They tell you “write what you know.” But that’s not really what you have to do. What you know is only your start, your inspiration. You need to transform it into something that others will read, that will inspire and affect them in some way.
Listen! Two centuries ago a tavern stood here. It had the only room for miles around big enough to hold village meetings. Two men came here, missionaries for an odd Christian sect. They preached with their hearts and impressed the village people. And when it was over, the people went outside. There had been a rare winter electrical storm while they were listening to the missionaries. The villagers saw new snow on the ground and St. Elmo’s fire on the trees, throwing a strange light on the landscape. They took it for a sign that these missionaries spoke the word of God, and they believed.
They took that inspiration and transformed their lives. In a few years’ time most would move away to join others of their faith. But inspiration does not transform everyone in the same way. Some never returned and died in their new faith. Others came back to this land because they loved it, maybe continuing to practice their new faith, maybe abandoning it for other faiths. They died here, and were buried in small family lots. What had inspired them did not inspire their heirs, who moved away. The buildings fell down and disappeared, the woods reclaimed the farms and roads, but here and there some traces of the people remain.
That was history, an episode of history I know well. Those of you who have been reading The Dragon Lady of Stockbridge will recognize how I took this material as my inspiration, and transformed it into the episode where Abigail Lane comes across an abandoned farm with a family burial lot. Abigail sees magic pervading the land and the trees of the old farm, just as those people long ago saw St. Elmo’s fire suffuse their landscape.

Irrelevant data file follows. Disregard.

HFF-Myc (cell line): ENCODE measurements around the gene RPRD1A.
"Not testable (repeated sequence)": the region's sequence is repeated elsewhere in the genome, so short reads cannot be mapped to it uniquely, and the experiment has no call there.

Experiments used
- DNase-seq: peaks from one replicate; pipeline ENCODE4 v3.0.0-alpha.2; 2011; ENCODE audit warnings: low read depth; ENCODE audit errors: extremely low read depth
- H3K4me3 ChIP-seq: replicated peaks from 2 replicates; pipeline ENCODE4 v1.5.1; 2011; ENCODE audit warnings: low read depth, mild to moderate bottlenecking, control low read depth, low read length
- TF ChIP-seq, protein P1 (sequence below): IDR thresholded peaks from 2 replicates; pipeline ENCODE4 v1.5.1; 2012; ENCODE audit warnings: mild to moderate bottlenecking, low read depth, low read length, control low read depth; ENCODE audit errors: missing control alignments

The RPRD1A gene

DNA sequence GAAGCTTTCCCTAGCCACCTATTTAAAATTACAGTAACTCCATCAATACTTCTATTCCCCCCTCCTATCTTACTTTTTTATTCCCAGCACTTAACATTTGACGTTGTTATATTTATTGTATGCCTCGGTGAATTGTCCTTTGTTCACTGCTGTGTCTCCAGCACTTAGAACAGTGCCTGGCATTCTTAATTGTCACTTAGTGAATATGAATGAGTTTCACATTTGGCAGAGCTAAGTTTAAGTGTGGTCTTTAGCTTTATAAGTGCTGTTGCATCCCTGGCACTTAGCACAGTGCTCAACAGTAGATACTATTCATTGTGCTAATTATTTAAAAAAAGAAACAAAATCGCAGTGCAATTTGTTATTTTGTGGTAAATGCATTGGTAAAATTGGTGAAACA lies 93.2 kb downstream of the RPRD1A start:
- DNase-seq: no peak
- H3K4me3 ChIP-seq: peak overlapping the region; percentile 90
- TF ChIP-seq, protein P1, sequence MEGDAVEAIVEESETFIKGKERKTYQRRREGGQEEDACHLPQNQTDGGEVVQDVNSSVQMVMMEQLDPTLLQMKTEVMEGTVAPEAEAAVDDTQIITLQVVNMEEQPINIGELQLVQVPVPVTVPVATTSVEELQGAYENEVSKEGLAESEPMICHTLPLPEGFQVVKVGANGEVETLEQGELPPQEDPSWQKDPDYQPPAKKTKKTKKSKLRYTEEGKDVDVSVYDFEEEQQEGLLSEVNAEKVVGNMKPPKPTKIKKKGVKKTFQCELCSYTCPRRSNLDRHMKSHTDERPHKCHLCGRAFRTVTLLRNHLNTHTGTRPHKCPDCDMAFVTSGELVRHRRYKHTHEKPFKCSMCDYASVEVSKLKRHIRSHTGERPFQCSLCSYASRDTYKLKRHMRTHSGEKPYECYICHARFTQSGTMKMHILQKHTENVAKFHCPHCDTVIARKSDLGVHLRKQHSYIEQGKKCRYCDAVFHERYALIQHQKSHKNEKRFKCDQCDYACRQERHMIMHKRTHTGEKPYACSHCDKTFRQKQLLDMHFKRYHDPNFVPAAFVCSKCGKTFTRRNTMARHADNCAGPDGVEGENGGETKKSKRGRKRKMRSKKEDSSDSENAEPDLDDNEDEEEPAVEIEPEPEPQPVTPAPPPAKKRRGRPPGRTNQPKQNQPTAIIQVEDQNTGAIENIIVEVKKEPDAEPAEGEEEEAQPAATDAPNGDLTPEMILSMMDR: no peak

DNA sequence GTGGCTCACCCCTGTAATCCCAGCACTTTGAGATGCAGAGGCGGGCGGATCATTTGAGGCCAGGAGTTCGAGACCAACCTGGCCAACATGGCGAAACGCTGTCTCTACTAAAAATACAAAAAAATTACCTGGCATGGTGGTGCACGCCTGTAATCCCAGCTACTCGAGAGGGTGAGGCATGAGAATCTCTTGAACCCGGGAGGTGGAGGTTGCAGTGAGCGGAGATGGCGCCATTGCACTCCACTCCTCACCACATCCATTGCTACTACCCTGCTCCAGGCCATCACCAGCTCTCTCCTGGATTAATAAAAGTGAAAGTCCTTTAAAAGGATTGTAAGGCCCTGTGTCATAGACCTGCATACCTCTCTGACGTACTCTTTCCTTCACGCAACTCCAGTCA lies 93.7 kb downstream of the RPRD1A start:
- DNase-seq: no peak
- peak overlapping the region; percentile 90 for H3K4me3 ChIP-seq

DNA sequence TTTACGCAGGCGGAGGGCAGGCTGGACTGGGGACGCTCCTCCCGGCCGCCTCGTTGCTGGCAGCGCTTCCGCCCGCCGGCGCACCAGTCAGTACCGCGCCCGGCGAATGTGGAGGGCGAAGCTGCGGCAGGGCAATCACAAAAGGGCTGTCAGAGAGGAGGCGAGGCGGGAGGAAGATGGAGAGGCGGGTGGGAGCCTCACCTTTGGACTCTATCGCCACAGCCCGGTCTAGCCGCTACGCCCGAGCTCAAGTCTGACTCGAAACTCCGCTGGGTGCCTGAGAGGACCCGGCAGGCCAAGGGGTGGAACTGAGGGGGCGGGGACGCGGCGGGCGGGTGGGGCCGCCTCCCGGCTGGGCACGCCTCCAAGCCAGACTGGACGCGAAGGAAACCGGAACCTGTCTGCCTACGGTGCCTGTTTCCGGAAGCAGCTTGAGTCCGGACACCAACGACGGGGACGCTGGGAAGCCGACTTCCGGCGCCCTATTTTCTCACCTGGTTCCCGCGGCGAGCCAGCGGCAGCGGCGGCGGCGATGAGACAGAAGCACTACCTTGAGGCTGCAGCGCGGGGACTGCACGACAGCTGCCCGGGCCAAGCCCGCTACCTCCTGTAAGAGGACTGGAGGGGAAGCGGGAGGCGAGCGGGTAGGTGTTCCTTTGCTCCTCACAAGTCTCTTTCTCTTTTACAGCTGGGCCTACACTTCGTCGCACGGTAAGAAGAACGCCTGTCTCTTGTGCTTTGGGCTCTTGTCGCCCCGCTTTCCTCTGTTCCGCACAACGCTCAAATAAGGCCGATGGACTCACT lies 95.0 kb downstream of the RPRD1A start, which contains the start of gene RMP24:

I didn’t expect to transform my readers’ lives with that episode. But I did want to inspire them with a sense of the eerie and mysterious, and add a touch of sadness. That much I wanted to carry over from the history to my fiction.
If it sounds like I’m comparing religion to fiction, well, yes I am. Religion reaches out from its realm (whatever that may be in your eyes), and inspires people with meanings that transform their lives. Fiction reaches out from the minds of other humans and inspires people with ideas and plots and characters and descriptions. If fiction doesn’t often transform other people’s lives completely, it at least allows them the temporary transformation into another world of other people.
So don’t write what you know. Take inspiration from what you know and transform it into something that will affect and maybe even inspire your readers.
Well said, and something I’ve tried to do with my own work but could not explain as beautifully as you have.
Is this Savoy, MA?
Yes, it’s the New State village in the north part of that town, and those were Shaker missionaries.
Beautifully said, wonderful post!
I love how you bring historical truths into your current fiction.